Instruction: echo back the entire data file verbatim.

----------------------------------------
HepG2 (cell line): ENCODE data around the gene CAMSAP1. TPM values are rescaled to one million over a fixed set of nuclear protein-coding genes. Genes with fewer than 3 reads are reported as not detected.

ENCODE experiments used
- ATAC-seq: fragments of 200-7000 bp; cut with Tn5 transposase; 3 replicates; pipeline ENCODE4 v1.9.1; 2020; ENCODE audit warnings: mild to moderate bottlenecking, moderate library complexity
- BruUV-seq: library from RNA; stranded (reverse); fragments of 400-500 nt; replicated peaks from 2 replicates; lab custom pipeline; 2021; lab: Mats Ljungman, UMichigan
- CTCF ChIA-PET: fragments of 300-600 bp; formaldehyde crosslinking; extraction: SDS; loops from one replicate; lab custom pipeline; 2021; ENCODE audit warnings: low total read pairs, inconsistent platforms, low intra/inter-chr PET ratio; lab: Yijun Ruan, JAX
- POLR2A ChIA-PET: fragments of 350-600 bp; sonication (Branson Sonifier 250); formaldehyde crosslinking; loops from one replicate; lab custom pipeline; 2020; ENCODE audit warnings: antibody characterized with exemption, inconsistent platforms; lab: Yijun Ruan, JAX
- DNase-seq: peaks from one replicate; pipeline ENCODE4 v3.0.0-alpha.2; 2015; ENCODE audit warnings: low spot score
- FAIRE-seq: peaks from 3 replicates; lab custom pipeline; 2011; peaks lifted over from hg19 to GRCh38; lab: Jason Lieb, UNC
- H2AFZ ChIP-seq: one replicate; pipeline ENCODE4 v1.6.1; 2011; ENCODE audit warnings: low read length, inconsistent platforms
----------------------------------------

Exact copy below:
HepG2 (cell line): ENCODE data around the gene CAMSAP1. TPM values are rescaled to one million over a fixed set of nuclear protein-coding genes. Genes with fewer than 3 reads are reported as not detected.

ENCODE experiments used
- ATAC-seq: fragments of 200-7000 bp; cut with Tn5 transposase; 3 replicates; pipeline ENCODE4 v1.9.1; 2020; ENCODE audit warnings: mild to moderate bottlenecking, moderate library complexity
- BruUV-seq: library from RNA; stranded (reverse); fragments of 400-500 nt; replicated peaks from 2 replicates; lab custom pipeline; 2021; lab: Mats Ljungman, UMichigan
- CTCF ChIA-PET: fragments of 300-600 bp; formaldehyde crosslinking; extraction: SDS; loops from one replicate; lab custom pipeline; 2021; ENCODE audit warnings: low total read pairs, inconsistent platforms, low intra/inter-chr PET ratio; lab: Yijun Ruan, JAX
- POLR2A ChIA-PET: fragments of 350-600 bp; sonication (Branson Sonifier 250); formaldehyde crosslinking; loops from one replicate; lab custom pipeline; 2020; ENCODE audit warnings: antibody characterized with exemption, inconsistent platforms; lab: Yijun Ruan, JAX
- DNase-seq: peaks from one replicate; pipeline ENCODE4 v3.0.0-alpha.2; 2015; ENCODE audit warnings: low spot score
- FAIRE-seq: peaks from 3 replicates; lab custom pipeline; 2011; peaks lifted over from hg19 to GRCh38; lab: Jason Lieb, UNC
- H2AFZ ChIP-seq: one replicate; pipeline ENCODE4 v1.6.1; 2011; ENCODE audit warnings: low read length, inconsistent platforms